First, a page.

Lee George

Lee George, Christine’s foster brother and cousin. An accomplished rodeo rider and performer of traditional Indian dances, he is well thought of on the reservation and is expected to be a strong tribal leader. He is killed in the Vietnam War and is given a hero’s burial.

Dayton Nichols

Dayton Nichols, Lee’s best friend. Christine, envious of his friendship with Lee, tries to seduce Dayton as a means of breaking up their relationship. He rebuffs her, and she resents him even more. Years later, after Lee’s death, her illness and their common memories of Lee heal and bring them together.


Evelyn and


Sky, Rayona’s surrogate parents when she works at Bearpaw State Park. Their home is the first stable environment she has known.

Father Hurlbert

Father Hurlbert, a Catholic priest who becomes Ida’s best friend and only confidant.

BibliographyBroyard, Anatole. “Eccentricity Was All They Could Afford.” The New York Times Book Review, June 7, 1987, 7. Broyard observes that in A Yellow Raft in Blue Water Dorris describes a dying culture. The reviewer also notes that there is not much conventional plot but that the book’s women are beautifully realized, and that the real movement of the novel lies in the way the three versions of their story comment on and harmonize with one another.Chavkin, Allan, and Nancy Feyl Chavkin. Conversations with Louise Erdrich and Michael Dorris. Jackson: University Press of Mississippi, 1994. A gathering of interviews with Dorris and his wife that have appeared in various sources since the late 1980’s. The interviews also cast light on the values–literary, ethical, spiritual– that inform the couple’s work. Indispensable to any serious study of either writer.Cowart, David. “ The Rhythm of Three Strands’: Cultural Braiding in Dorris’s A Yellow Raft in Blue Water.” The Journal of the Association for the Studies of American Indian Literature 8 (Spring, 1996): 1-12. Explores the symbolism of the braid in Dorris’s novel as portrayed in the joining together of the lives of Ida, Christine, and Rayona through the common cultural bond they share.Kakutani, Michiko. “Multiple Perspectives.” The New York Times, May 9, 1987, p. B13. Kakutani notes the similarity in narrative method between this novel and The Beet Queen and comments that a strength of Dorris’s novel is its depiction of elusive states of mind through tiny details. Kakutani’s observation that the men in the novel are either sex objects or cads seems surprisingly off the mark.Lesser, Wendy. “Braided Lives Under Big Sky.” The Washington Post Book Week, May 31, 1987, 5. Dorris’s style is seen as a matter of pressing down on the prosaic until it yields its own poetry in a sharp observation of reality. The mundane, through cumulative effect, becomes the marvelous. Dorris, Lesser comments, also creates a number of good minor characters.MacCurtain, Austin. “In Free Fall.” The Times Literary Supplement, March 11, 1988, 276. MacCurtain observes that the device of multiple narrators gives density and richness of texture to the story. Its themes emerge without an omniscient authorial voice. Yet the high literary polish of the narratives may distort the terms in which such people see themselves and tell their stories.Morris, Adalaide. “First Persons Plural in Contemporary Feminist Fiction.” Tulsa Studies in Women’s Literature 11 (Spring, 1992): 11-29. Focusing on Dorris’s A Yellow Raft in Blue Water, as well as Joan Chase’s During the Reign of the Queen of Persia (1983) and Lynne Sharon Schwartz’s Disturbances in the Field (1983), Morris explores the attempts of the authors to combine two philosophies in order to create a feminist political alliance that crosses generations, race, class, age, and sexual preference.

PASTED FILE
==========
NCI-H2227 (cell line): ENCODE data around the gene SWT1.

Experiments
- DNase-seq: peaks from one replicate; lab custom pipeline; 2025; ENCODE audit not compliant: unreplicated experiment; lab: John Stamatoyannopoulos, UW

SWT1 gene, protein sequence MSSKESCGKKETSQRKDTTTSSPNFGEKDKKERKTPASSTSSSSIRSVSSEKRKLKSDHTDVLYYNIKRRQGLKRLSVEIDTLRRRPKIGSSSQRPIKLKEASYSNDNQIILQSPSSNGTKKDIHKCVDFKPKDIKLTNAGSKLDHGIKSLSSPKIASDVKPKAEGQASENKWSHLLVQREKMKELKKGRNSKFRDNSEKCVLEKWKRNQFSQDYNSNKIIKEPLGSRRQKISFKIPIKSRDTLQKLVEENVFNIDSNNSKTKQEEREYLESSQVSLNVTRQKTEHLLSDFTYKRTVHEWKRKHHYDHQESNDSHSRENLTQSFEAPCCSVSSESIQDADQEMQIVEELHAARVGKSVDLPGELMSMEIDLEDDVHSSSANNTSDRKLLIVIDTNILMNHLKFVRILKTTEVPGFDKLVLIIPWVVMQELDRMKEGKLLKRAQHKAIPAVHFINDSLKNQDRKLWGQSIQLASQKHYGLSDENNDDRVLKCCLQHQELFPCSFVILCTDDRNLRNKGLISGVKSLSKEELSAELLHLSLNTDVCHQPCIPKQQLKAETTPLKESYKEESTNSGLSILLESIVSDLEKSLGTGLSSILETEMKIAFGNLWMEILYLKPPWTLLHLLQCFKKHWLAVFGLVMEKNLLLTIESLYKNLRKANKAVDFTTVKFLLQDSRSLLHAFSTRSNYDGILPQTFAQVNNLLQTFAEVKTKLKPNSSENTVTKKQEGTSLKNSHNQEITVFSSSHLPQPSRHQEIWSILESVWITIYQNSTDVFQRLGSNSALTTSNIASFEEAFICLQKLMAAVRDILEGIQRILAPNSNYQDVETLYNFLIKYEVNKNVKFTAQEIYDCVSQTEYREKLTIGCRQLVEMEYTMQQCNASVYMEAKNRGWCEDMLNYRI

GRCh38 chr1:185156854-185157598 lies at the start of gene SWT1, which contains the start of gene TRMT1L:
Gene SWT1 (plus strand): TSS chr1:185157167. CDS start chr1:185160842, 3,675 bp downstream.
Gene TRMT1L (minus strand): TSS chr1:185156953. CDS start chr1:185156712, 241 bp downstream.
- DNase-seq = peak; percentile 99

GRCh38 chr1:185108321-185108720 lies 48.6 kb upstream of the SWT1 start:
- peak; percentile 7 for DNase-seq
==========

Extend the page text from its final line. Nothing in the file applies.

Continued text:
Categories: Characters